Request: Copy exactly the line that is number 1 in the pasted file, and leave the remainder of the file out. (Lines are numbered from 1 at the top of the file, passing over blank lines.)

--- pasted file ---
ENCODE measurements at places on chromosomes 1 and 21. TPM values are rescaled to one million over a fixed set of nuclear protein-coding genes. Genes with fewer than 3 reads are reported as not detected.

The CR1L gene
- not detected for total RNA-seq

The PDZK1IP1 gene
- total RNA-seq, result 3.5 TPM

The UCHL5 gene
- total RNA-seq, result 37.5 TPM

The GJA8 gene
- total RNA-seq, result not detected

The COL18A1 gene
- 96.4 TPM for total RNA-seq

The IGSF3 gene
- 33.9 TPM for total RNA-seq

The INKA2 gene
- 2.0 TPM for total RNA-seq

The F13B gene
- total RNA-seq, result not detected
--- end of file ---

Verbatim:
ENCODE measurements at places on chromosomes 1 and 21. TPM values are rescaled to one million over a fixed set of nuclear protein-coding genes. Genes with fewer than 3 reads are reported as not detected.